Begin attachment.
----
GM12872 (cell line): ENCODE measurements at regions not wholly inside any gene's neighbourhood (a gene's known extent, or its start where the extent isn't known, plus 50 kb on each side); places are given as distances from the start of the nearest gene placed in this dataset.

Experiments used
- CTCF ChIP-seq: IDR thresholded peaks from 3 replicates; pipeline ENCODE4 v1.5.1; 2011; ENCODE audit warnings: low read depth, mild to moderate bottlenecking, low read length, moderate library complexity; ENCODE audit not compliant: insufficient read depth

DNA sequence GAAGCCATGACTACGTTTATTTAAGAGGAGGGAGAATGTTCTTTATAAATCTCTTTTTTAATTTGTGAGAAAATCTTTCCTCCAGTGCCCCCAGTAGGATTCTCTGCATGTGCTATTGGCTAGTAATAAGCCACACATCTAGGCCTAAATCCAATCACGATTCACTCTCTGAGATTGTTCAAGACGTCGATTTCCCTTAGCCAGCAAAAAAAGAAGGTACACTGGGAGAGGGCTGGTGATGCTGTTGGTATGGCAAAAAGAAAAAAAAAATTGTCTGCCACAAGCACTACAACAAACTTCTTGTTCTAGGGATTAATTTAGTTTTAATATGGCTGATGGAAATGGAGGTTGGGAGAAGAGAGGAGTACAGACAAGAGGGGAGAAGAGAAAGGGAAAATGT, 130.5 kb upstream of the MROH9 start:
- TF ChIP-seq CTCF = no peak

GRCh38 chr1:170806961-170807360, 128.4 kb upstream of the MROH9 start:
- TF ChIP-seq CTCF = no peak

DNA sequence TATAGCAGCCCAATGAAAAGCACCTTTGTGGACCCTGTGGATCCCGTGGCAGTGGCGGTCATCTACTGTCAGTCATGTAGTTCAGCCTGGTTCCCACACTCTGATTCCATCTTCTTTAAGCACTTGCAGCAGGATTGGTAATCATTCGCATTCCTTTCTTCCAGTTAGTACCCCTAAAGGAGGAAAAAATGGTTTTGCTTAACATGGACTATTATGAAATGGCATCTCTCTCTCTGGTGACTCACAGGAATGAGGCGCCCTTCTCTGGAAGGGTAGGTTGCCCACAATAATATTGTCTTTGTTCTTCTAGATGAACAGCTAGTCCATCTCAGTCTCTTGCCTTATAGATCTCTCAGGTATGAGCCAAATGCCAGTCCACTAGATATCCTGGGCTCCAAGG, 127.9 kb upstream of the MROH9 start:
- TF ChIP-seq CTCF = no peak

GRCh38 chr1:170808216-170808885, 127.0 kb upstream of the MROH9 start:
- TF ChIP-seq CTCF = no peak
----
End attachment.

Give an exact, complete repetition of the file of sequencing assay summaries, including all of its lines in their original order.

GM12872 (cell line): ENCODE measurements at regions not wholly inside any gene's neighbourhood (a gene's known extent, or its start where the extent isn't known, plus 50 kb on each side); places are given as distances from the start of the nearest gene placed in this dataset.

Experiments used
- CTCF ChIP-seq: IDR thresholded peaks from 3 replicates; pipeline ENCODE4 v1.5.1; 2011; ENCODE audit warnings: low read depth, mild to moderate bottlenecking, low read length, moderate library complexity; ENCODE audit not compliant: insufficient read depth

DNA sequence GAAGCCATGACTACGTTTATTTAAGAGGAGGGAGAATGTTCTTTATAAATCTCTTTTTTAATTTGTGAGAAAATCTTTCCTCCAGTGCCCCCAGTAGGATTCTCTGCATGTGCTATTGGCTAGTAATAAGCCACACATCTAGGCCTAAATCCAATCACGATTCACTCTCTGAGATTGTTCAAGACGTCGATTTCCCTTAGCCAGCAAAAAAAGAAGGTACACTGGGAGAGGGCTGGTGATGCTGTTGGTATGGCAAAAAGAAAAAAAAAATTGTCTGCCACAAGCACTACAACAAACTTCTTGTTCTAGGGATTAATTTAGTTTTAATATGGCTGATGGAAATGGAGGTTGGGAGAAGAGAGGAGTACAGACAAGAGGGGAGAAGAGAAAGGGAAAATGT, 130.5 kb upstream of the MROH9 start:
- TF ChIP-seq CTCF = no peak

GRCh38 chr1:170806961-170807360, 128.4 kb upstream of the MROH9 start:
- TF ChIP-seq CTCF = no peak

DNA sequence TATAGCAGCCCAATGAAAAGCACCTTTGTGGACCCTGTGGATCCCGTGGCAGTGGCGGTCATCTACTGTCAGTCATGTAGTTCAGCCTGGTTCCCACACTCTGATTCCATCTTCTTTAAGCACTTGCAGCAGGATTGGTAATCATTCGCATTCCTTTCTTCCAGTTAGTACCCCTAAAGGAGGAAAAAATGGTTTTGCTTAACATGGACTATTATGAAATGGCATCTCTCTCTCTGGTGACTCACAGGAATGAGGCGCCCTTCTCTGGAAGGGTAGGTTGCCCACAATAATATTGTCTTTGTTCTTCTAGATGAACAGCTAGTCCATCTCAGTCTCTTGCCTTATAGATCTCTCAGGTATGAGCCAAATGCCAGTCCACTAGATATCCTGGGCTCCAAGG, 127.9 kb upstream of the MROH9 start:
- TF ChIP-seq CTCF = no peak

GRCh38 chr1:170808216-170808885, 127.0 kb upstream of the MROH9 start:
- TF ChIP-seq CTCF = no peak